For our configuration assessment models, our first step was to define the
data elements we want to capture.  The confidence values were added later.
Since the assessment models are all in XML, adding confidence was just a
matter of adding the replication attribute groups to classes and elements as
appropriate.

It makes sense that CEE should focus first on what elements it wants to
collect, what they should be called, how they should be packaged, and (where
possible) what enumerated lists should be used.


Lt Col Joseph L. Wolfkiel
Director, Computer Network Defense Research & Technology (CND R&T) Program
Management Office
9800 Savage Rd Ste 6767
Ft Meade, MD 20755-6767
Commercial 410-854-5401 DSN 244-5401
Fax 410-854-6700

-----Original Message-----
From: David Corlette [mailto:[hidden email]]
Sent: Tuesday, December 23, 2008 7:36 AM
To: [hidden email]
Subject: Re: [CEE-DISCUSSION-LIST] Taxonomy talk

Based on all this discussion, I'd like to suggest the thought that
evaluation of confidence lies outside the scope of the raw events
themselves, but instead in the domain of event analysis.  Maintaining a
database of which sensors are "reliable" is not something you would do on
each sensor, but something you would add to the event or use to evaluate the
event later.  

The actual use case (1) where you would apply a confidence at the source
seems to me to only be relevant for a specific type of system, namely ones
where you are applying some sort of analysis of network traffic or data,
based on fuzzy rules, and producing an evaluation of results.  This is a
quite limited use case.

All the other use cases (2) for confidence that have been suggested fall
more into the category of "asset classification" meaning something you would
keep in a separate database and use as input for event evaluation.  Namely,
something a SIEM tool would do.

So - does splitting the world into these two types of confidence help
anyone?  I would think that only use case (1) is relevant for CEE, as (2) is
on the consumer side.


>>> On 23.12.2008 at 07:24, in message
<[hidden email]>,
"Wolfkiel, Joseph" <[hidden email]> wrote:

> In implementation, I'm thinking that, on a per-sensor basis, we need
> to provide a max confidence value for each sensor, a default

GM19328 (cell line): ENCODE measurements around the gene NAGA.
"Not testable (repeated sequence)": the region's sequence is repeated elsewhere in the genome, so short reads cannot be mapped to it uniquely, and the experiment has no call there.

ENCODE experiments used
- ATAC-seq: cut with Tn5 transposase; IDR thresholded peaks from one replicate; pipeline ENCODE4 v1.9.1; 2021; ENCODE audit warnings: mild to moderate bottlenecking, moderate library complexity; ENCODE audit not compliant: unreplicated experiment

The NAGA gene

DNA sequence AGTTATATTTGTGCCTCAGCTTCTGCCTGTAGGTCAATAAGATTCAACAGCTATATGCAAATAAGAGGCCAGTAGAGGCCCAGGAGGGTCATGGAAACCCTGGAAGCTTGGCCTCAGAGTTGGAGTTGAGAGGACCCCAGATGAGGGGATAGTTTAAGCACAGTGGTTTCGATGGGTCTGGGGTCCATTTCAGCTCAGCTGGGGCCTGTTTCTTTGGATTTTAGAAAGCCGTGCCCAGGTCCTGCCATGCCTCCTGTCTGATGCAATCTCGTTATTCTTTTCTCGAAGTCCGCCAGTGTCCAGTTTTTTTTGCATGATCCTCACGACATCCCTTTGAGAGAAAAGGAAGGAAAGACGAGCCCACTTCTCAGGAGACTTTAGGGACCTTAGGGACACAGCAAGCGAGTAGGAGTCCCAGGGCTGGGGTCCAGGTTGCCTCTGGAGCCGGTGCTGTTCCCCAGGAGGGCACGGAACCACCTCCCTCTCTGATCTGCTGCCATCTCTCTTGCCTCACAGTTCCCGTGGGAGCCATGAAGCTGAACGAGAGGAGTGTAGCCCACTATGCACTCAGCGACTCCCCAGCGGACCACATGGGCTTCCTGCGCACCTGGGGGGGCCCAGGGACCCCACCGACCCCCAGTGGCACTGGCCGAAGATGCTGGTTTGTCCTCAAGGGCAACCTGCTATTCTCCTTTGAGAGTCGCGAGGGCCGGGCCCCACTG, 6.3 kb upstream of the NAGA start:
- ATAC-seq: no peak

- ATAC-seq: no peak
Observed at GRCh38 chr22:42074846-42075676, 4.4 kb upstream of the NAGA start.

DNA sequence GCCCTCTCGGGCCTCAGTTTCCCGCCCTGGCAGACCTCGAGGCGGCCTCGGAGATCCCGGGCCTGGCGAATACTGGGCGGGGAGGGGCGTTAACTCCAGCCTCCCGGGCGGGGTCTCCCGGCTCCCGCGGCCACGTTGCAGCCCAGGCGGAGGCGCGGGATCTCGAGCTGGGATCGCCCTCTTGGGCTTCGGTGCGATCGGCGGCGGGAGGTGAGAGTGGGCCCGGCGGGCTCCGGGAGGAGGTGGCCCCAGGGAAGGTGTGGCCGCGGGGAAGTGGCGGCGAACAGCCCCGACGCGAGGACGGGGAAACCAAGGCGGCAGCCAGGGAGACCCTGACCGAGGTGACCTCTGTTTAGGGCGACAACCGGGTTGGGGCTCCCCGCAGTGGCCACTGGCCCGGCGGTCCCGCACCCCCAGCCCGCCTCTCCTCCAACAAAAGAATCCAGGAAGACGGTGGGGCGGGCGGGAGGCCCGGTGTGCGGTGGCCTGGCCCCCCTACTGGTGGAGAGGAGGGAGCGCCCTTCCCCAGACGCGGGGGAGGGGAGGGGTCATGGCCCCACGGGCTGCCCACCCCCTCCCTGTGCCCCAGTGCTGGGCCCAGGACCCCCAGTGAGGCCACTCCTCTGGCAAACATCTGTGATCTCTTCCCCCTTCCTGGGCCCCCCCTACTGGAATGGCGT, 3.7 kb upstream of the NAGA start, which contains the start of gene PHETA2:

> confidence value per sensor, and the ability to carry individual
> confidence values for each element reported.

> From: Eric Fitzgerald [mailto:[hidden email]]
> The reason I ask is because I am trying to determine whether
> confidence broadly applies to all events (should debug/trace events
> have a confidence
> field) or whether we have a separate class of events to which this
> property uniquely applies.  Understanding the answer to this allows us
> to associate this property with the right set of events in the taxonomy.

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Re: Taxonomy talk

heinbockel
I see "confidence" as more as an event data dictionary attribute
over a taxon.

However, I do agree that this issue does not need to be addressed
immediately.
Let us return to the previous discussion of the taxonomy...

I've seen several different proposals, along with pros and cons.
Generally, the discussions have been surrounding a more
"limited language" (aka, object-action-status-devicetype) approach
versus a more enumerated taxonomy of event types
(or, as Eric suggested, a combined taxonomy allowing for
both approaches)


Following a similar line of logic as Sanford, and thinking as
if I were a developer wanting to specify an event in terms of
a taxonomy, I'd start with a higher order classification --
say looking for a "firewall" taxon if the event was related
to typical firewall functionality, or looking for a "network"
event category. I'd expect there to be at least some notional
hierarchies to navigate down.

With an enumerate taxonomy, this hierarchy seems to be more
straightforward. With the OASD approach, I guess I'd expect
to be able to start at the "object" or "devicetype" and work
my way into related taxons.


That said, I think the only approach to that will yield the best
results is to consider both approaches and work through some
sample devices and events...
Though the more I think about it, I believe that the two approaches
will end up merging -- some sort of hierarchical OASD?


William Heinbockel
The MITRE Corporation


>-----Original Message-----